If You’re Happy and You Know … 5-HTT?   Leave a comment

shutterstock_100186745Surveys, Conferences, Flash Mob!

It’s been a happy morning so far… 6am gym-without-walls; hearty breakfast; mental fitness session with God; caught up on the news; watched an impromptu flash mob on-line (these always bring a smile!); read a recent report on a scientific breakthrough regarding the “happiness gene” 5-HTT; read the latest health survey finding “Australians are the happiest people in the world”.

What would make me unhappy right now? If the plumbing sprung a leak. If my internet connection bombed out. If the café ran out of cappuccino this morning. If I felt unwell. If a loved one phoned to say there was a death in the family. How quickly happiness can be ripped away! What sure foundation of thinking can I hold on to, especially for my latter “ifs”? Is there such a thing as being completely happy, as opposed to positive thinking making us happy?

1828 Webster’s Dictionary: ALL-HAP’PY. a. Completely happy.
In the 1913 Webster’s dictionary this exact word was not found. I wonder… did the word disappear because it wasn’t believed any longer?

The 5-HTT gene discovery doesn’t claim to have all the answers. Scientists analysed genetic data from more than 2500 participants in a US investigation looking at health-related behaviour in adolescents. A Sydney Morning Herald  article quotes: “Jan-Emmanuel De Neve, a behavioural economist from the London School of Economics and Political Science, who led the research, said: “Of course, our well-being isn’t determined by this one gene – other genes and especially experience throughout the course of life will continue to explain the majority of variation in individual happiness.””

There’s no shortage of surveys and conferences in the quest to understand happiness and wellbeing. The OECD (Organisation for Economic Co-op & Development) rates Australians as the happiest people in the world. The survey was done on income, education and health — news.com.au.

How to find it? How to feel it? How to keep it?

Most of these health surveys indicate that thoughts are seen as brain-based. When it comes to feelings like happiness and wellbeing, it makes sense that we should be looking beyond brain into consciousness. Philosophers, theologians and all the thought-storming schools you can muster have looked at these fundamental questions throughout history. But ‘now’ belongs to the individual and we have other choices. It would be an unjust “sentence” to be told that you don’t have the right length “happiness genes” to be happy like some other lucky ones. There are scads of accounts of depression and other mental illnesses being completely healed, through the power of reasoning against sentences of that nature. We have divine authority to expect to be happy and well – these are spiritual qualities that are the makeup of every person. I’ve found in my practice of Christian Science, that reasoning our way through physical problems to spiritual answers is imperative. It’s beyond chemical control, and beyond the common idea of positive thinking.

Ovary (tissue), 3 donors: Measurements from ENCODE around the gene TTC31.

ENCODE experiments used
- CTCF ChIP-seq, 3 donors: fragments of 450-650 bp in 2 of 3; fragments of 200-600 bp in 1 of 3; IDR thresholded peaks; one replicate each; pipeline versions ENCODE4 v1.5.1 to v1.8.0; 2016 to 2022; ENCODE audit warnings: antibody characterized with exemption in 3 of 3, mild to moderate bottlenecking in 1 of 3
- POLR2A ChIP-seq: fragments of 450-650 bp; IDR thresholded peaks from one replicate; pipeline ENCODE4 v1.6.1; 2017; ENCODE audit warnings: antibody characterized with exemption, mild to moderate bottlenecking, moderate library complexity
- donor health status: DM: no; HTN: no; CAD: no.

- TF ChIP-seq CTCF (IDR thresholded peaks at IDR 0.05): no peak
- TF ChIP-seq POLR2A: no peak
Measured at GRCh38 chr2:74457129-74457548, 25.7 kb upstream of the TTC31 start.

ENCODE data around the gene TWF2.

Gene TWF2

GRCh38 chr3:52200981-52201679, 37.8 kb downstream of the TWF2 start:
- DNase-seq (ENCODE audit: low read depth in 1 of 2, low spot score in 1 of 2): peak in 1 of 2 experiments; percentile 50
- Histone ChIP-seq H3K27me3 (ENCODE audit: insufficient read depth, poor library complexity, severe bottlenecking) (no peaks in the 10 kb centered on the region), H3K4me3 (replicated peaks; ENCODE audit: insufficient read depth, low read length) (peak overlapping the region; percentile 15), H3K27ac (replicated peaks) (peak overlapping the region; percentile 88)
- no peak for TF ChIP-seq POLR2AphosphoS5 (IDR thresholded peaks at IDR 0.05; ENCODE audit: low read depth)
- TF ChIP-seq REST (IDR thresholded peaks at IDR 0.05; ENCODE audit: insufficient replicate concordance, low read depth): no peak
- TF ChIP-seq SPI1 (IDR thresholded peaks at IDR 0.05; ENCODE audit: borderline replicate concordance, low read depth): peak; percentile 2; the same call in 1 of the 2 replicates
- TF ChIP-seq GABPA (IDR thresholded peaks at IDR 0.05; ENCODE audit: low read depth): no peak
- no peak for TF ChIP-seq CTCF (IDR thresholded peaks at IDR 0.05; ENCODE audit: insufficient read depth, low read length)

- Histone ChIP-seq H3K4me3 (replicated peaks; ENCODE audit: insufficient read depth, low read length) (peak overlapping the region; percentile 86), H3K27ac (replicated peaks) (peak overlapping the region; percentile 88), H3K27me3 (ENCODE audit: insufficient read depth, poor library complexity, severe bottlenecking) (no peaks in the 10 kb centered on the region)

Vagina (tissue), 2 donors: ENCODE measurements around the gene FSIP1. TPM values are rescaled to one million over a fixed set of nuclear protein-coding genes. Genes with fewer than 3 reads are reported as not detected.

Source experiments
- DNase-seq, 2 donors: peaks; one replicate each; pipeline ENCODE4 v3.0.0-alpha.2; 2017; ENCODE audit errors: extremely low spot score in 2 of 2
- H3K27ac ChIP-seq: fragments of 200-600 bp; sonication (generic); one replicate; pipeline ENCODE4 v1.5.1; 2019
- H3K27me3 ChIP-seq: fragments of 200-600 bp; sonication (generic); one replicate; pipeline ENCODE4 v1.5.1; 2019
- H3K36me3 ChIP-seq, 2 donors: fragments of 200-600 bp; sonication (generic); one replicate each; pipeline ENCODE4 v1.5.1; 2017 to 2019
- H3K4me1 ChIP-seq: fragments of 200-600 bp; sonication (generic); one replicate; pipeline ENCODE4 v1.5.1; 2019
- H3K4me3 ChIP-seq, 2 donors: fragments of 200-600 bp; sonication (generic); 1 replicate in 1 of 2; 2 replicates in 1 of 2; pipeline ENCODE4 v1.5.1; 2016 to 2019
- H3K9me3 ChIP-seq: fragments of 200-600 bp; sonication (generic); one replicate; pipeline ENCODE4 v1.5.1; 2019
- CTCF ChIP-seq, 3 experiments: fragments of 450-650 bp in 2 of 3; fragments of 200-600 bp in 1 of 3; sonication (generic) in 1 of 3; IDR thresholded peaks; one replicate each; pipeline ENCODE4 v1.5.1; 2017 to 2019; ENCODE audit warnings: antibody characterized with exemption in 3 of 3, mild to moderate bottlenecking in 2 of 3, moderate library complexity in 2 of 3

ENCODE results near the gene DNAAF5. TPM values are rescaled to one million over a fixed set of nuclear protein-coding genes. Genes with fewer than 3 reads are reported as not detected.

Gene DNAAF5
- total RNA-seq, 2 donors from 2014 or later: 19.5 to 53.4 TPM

Some very helpful excerpts from ‘Science and Health with Key to the Scriptures’ published in 1875, by Mary Baker Eddy:
Through human consciousness, convince the mortal of his mistake in seeking material means for gaining happiness. Reason is the most active human faculty.”
“Happiness is spiritual, born of Truth and Love. It is unselfish; therefore it cannot exist alone, but requires all mankind to share it.

In the Science of Mind Forum at the Happiness and Its Causes Conference – held in Brisbane, QLD Australia – the Dalai Lama spoke about “human nature that makes it so difficult to change our unhelpful thoughts and bad behaviours.” His talk was titled: ‘Changing our minds for a happier life’. Natasha Mitchell spoke with the Dalai Lama on the subject. Mitchell is a science & health journalist in Australia, and host/producer of the popular program, ‘All in the Mind’ on ABC Radio National and Radio Australia.

It’s great that there’s no shortage of discussion on happiness. At the end of the day, are you feeling any better? If not, it’s worth looking into mental fitness sessions with God (Truth and Love), and understanding that it’s normal to feel “completely happy”.

This article was orginally published on Health 4 Thinkers by Carey Arber. Sydney-sider Carey writes on health, incorporating research on the link between consciousness and wellbeing.

Posted July 24, 2013 by cscanberra in Happiness, Healing, Health, Wellbeing

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